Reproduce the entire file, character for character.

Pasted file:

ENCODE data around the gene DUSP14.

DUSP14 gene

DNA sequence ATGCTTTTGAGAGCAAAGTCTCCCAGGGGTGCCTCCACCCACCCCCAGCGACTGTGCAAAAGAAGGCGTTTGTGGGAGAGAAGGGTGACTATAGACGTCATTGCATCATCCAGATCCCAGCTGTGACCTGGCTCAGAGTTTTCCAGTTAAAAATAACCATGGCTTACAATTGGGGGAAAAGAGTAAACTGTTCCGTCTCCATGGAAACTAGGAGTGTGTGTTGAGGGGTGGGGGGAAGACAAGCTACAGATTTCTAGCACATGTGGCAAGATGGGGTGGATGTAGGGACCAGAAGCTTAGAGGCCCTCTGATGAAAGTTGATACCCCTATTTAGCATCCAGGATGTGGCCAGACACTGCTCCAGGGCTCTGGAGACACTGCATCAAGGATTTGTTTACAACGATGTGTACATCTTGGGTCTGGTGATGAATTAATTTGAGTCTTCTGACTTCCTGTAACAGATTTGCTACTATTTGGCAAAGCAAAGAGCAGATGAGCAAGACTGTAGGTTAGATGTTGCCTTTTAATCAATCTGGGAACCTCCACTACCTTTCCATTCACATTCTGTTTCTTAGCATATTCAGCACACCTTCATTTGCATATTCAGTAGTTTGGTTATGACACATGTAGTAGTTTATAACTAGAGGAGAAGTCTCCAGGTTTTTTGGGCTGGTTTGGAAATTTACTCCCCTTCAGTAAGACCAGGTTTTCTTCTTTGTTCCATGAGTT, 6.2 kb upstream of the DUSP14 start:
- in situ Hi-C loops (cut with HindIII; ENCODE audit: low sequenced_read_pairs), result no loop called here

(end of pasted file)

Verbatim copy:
ENCODE data around the gene DUSP14.

DUSP14 gene

DNA sequence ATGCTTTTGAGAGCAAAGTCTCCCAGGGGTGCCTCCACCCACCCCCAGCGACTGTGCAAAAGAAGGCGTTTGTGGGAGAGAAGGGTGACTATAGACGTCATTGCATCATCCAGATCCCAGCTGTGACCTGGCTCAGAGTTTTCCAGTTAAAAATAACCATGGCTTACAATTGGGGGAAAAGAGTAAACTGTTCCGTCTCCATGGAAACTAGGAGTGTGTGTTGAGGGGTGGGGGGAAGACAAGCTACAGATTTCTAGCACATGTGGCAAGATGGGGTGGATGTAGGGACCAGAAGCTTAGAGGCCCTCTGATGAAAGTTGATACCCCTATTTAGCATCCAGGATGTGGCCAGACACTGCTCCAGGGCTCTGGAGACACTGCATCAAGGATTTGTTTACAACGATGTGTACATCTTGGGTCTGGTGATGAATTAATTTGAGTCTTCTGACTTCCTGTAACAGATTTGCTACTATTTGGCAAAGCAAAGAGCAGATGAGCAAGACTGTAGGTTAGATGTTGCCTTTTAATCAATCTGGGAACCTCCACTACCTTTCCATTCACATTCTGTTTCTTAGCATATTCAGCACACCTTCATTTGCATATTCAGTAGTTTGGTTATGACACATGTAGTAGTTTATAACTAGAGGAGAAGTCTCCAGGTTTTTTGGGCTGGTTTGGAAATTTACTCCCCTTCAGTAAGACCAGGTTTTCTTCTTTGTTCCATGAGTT, 6.2 kb upstream of the DUSP14 start:
- in situ Hi-C loops (cut with HindIII; ENCODE audit: low sequenced_read_pairs), result no loop called here